3. When you connect your external DHCP Server to your router, make sure to turn off the router's DHCP server (LAN->DHCP Server->Enable the DHCP Server: No->Apply). I'm assuming you're connecting an external DHCP Server because that's what you want to use for serving up addresses, not your router anymore.
  4. Your Server Router and Client Router should still have the same LAN IP Addresses and subnets that you chose in Steps 10 and 28 of the Guide.
  5. Your external DHCP server must server up IP Addresses that are within the same subnet as your router's LAN IP Address. (In my examples I use 10.100.100.100/24 for my Server Router, and 10.100.101.100/24 for my Client Router. So the external DHCP server connected to my Server Router must serve up addresses between 10.100.100.1-255, and the other external DHCP server (if I had one) connected to my Client Router must serve up addresses between 10.100.101.1-255).
  6. If your router's LAN IP Address is within the range of addresses served up by your external DHCP server, don't forget to add an exclusion to make sure your external DHCP server doesn't serve up the router's IP Address to someone else.
  7. Your external DHCP server must serve up a Gateway IP Address, which is the router's IP Address. (in my examples the external DHCP server connected to my Server Router must serve up a Gateway Address of 10.100.100.100, and the other external DHCP server (if I had one) connected to my Client Router must serve up a Gateway Address of 10.100.101.100)
  8. Your external DHCP server must serve up a DNS Server IP Address. This will really depend on your setup, but some options are: 1) the local IP Address of your own DNS Server that's on your local network (which could be the same server as your new external DHCP server), 2) the IP Address of your ISP's DNS Server (for me that's comcast's 75.75.75.75), 3) the IP Address of your Google's DNS Server (8.8.8.8), 4) the IP address of your router. Option #4 is ESPECIALLY IMPORTANT if you want your remote client network to use a DNS server that resides across the VPN connection (for example, attached to your server router's network) - telling the devices on your client network to use the client router as the DNS will allow the client router to make decisions on what to do depending on if the VPN tunnel is up or down, this is explained in 'Addendum 2' below.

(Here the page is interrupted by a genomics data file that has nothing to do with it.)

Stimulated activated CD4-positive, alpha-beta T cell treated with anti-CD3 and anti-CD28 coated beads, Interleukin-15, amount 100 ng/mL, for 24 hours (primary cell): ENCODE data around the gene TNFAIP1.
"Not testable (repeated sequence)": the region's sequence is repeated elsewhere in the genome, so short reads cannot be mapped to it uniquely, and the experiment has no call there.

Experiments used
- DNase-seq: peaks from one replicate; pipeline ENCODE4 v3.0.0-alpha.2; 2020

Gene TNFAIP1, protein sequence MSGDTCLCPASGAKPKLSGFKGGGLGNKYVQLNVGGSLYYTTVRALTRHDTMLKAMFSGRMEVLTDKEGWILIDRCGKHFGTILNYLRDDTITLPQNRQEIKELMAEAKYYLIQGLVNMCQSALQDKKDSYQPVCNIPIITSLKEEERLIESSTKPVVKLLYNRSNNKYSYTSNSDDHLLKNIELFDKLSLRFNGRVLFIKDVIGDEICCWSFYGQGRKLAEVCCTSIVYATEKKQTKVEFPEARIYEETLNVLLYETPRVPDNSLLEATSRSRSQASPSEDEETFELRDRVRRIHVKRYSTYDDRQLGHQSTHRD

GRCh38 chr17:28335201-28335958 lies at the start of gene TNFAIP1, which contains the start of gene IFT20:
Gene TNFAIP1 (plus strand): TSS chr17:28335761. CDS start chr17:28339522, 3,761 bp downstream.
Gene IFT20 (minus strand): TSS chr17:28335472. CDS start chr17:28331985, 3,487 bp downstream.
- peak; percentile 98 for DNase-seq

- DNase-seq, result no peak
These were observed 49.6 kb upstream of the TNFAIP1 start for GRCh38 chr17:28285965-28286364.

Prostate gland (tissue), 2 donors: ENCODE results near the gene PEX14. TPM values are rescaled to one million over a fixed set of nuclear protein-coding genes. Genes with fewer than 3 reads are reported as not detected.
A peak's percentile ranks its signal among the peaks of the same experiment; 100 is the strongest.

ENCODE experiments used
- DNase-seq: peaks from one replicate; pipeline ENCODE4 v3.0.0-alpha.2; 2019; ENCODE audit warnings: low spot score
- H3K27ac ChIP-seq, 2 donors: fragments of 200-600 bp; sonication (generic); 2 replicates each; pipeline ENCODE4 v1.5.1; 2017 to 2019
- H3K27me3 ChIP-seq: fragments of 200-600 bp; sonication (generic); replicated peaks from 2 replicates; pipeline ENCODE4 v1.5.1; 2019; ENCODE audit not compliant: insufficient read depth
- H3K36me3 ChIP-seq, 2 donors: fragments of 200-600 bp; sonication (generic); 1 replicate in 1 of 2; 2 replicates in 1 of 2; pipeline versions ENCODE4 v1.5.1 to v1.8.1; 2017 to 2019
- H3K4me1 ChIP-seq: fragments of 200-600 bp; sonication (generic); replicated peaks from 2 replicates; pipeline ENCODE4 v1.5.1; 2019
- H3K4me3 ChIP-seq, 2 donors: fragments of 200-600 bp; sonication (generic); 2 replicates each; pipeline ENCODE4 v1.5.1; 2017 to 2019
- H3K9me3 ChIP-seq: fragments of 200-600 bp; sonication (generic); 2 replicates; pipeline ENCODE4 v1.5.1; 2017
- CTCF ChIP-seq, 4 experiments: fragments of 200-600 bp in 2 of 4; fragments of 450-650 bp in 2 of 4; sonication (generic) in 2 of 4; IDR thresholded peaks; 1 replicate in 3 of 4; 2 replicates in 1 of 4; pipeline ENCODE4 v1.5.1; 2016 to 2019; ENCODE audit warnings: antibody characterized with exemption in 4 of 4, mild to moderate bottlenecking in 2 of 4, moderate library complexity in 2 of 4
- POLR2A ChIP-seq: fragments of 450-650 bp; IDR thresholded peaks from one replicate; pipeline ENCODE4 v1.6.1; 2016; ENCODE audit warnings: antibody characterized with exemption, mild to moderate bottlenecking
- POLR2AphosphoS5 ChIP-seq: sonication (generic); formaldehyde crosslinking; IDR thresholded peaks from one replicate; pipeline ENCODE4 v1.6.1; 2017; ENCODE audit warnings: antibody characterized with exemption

9. If you are running your own DNS server, and you expect your DNS server to resolve the IP Addresses of devices that have been assigned IP's from your external DHCP server, then your DHCP Server must communicate those IP's to your DNS Server by creating/updating entries (A records?) in your DNS server each time it hands out a new IP Address.

 
Last edited:

Ed B.

Occasional Visitor
The Ultimate Guide to setting up Bi-Directional VPN using two Asus Routers via OpenVPN in TUN mode - Addendum 2 - Using your own DNS Server (Part 1 - Background and Setup)

Ok, so you run a local DNS server on your Server LAN, Client LAN, or Both and you want to know how to set things up so you can use your DNS server(s) from across the VPN tunnel. Maybe you're even having issues where things work, then don't work, when the VPN connection is up or down. This Addendum's got you covered!

First off, if you're running local DNS Servers on both the Server and Client LANs, then all is good, just point server network stuff to its local DNS Server, point client network stuff to its local DNS Server, set up replication between the two DNS Servers so they replicate whenever the VPN tunnel is up, and you're good to go. (We'll trust that you set your DNS Servers up properly to allow DHCP to make entries, that you have correct forwarders set, etc.)

However, if you're running only ONE DNS Server, which we'll assume is on your Server's LAN, and you want your Client stuff to access it when the VPN is up, then read on...

Note that if you're running only one DNS Server and it's on your Client's LAN, and you want your Server stuff to use that DNS Server when the VPN is up, then this addendum will not work for you (since the 'switchover' to using a DNS Server 'across the VPN' verses 'out on the Internet' is triggered for a Client at the time when it connects). Your best bet is to delete the VPN configuration from both your Server and Client routers, then start over from the beginning of the Guide using your Client Router as the Server and your Server Router as the Client - your former client router is now running as the VPN Server and the former server router is connecting to it. This should go pretty quick and hey, luckily someone made you a handy Guide to follow!